“Our main aim is to close this gap by the time we reach the Paris Olympics while remaining injury-free,” Sharma had said. “At this level, ek-ek gram improve karna mushkil hai (improvement by even a gram is difficult). So, even if we improve our snatch score by 1kg in every competition we take part in, I’ll be happy because then, we’ll be in a position to fight with the Chinese lifters.”

To add that ‘one kilo’ in every competition, Chanu and her team have been putting in countless hours behind the scenes.

Sharma, who has been coaching Chanu for close to a decade, had been following Horschig’s videos on YouTube – where he uploaded Chanu’s entire warm-up and training video on Friday – when she suffered an injury and got in touch with him. After initial exchanges, they travelled to St Louis, USA, in late 2020 to meet Horschig in person. Since then, they’ve been visiting the facility frequently.

Chanu can ‘snatch over 90kg’

Horschig, who made it his priority to ‘fix’ Chanu before the Tokyo Olympics, says the lifter ‘has the strength to snatch over 90kg but requires some minor adjustments in technique and stability.’

“For example,” he says, “Mira had a small deficit in left shoulder external rotation strength and stability which would lead her to have some very small compensation when snatching. At moderate weights, the problem wasn’t consequential, but at extreme loads, these problems lead to missed lifts. So, enhancing stability and control was one focus.”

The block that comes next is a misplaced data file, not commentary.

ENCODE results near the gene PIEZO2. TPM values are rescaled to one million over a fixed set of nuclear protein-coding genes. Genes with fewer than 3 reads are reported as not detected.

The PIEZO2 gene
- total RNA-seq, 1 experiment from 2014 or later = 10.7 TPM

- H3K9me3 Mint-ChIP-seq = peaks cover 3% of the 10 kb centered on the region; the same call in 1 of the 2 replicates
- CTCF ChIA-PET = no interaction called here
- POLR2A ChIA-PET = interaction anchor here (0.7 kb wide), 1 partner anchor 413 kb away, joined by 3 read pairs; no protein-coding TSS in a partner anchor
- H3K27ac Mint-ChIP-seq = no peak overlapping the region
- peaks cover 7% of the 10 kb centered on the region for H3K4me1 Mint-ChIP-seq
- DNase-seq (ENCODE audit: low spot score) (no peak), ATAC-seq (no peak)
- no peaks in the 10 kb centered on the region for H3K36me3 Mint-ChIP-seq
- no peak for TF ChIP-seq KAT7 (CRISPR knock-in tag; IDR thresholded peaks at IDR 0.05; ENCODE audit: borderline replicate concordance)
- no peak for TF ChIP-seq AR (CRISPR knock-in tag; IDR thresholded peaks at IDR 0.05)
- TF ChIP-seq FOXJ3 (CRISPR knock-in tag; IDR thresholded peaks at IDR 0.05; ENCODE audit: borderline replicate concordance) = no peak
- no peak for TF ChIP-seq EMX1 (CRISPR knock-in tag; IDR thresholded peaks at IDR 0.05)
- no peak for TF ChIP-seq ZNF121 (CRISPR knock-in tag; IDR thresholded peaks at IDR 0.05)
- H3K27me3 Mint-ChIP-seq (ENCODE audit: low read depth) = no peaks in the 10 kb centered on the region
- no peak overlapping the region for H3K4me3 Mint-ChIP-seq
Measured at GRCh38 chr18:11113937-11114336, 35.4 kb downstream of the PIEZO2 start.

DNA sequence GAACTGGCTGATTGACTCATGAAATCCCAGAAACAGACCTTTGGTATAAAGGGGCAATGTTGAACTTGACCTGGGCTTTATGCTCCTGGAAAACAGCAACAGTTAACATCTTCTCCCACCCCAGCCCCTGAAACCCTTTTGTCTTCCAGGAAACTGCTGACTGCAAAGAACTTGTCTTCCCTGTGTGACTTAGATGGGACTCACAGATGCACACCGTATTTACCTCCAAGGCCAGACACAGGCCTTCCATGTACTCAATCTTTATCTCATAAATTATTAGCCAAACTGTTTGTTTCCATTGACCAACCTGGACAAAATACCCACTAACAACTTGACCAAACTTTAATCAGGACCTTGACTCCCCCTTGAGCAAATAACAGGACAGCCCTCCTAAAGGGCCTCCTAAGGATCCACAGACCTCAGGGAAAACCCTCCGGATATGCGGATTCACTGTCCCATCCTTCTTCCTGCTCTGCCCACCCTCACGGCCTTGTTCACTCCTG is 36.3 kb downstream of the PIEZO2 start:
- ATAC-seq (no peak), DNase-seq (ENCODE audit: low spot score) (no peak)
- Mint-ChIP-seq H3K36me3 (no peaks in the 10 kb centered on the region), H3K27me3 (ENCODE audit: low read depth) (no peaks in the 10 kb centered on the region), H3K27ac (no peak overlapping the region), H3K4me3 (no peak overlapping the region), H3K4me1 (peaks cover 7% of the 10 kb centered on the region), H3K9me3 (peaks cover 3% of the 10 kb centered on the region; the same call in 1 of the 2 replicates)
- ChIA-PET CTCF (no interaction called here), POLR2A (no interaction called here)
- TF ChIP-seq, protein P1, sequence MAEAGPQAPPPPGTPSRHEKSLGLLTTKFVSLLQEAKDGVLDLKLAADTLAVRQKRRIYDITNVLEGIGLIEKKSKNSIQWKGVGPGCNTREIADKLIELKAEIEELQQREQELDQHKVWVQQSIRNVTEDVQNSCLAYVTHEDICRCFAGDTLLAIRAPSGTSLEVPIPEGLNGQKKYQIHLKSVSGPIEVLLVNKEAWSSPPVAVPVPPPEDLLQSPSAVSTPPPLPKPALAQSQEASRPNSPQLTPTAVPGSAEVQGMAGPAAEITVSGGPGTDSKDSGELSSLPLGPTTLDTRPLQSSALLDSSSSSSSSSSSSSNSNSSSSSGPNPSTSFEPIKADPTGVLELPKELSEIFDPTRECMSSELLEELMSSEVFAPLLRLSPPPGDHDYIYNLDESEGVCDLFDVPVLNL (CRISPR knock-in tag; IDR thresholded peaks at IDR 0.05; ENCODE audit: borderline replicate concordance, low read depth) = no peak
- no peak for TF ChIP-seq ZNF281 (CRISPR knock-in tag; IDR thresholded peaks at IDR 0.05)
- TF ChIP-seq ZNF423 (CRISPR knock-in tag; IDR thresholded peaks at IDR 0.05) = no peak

When in St Louis, Chanu would visit Horschig three times a week and spend an hour and a half ‘working on enhancing her stability and control with corrective exercise work.’ The rest of the days were spent in the gym.

For instance, small cross balls would be placed next to her shoulder blades to work on the soft tissues, which would help in upward movement of the shoulder blades. The smooth upward rotation is important to get into a good overhead position for a snatch lift, Horschig explains. And Chanu, prior to the Tokyo Olympics, was ‘inefficient’ in this department.

“We are constantly making adjustments in her training warm-up and rehab work to ensure that she is able to minimise the severity of these small issues so they don’t become big problems with side-track training,” he says.

Horschig, who has competed at the national level in the US, says Chanu’s willingness to learn and endless motivation set her apart from most lifters.

“If you ask her to do a certain exercise for “x” amount of reps at “x” tempo, she will execute it with the same intensity she does a competition lift. You will hear her count out every second of the tempo “one, two, three” and never skip a repetition,” he says. “Many stronger lifters may see these as basic or too simple or reject the idea that they fit into the training aspect of a world-level weightlifter. (But) Mirabai knows and has seen the difference when she performs these alongside her heavy training.”

It’s these mundane details, after all, that will decide whether she can upgrade her Olympic silver medal in Paris two years from now. Chanu knows.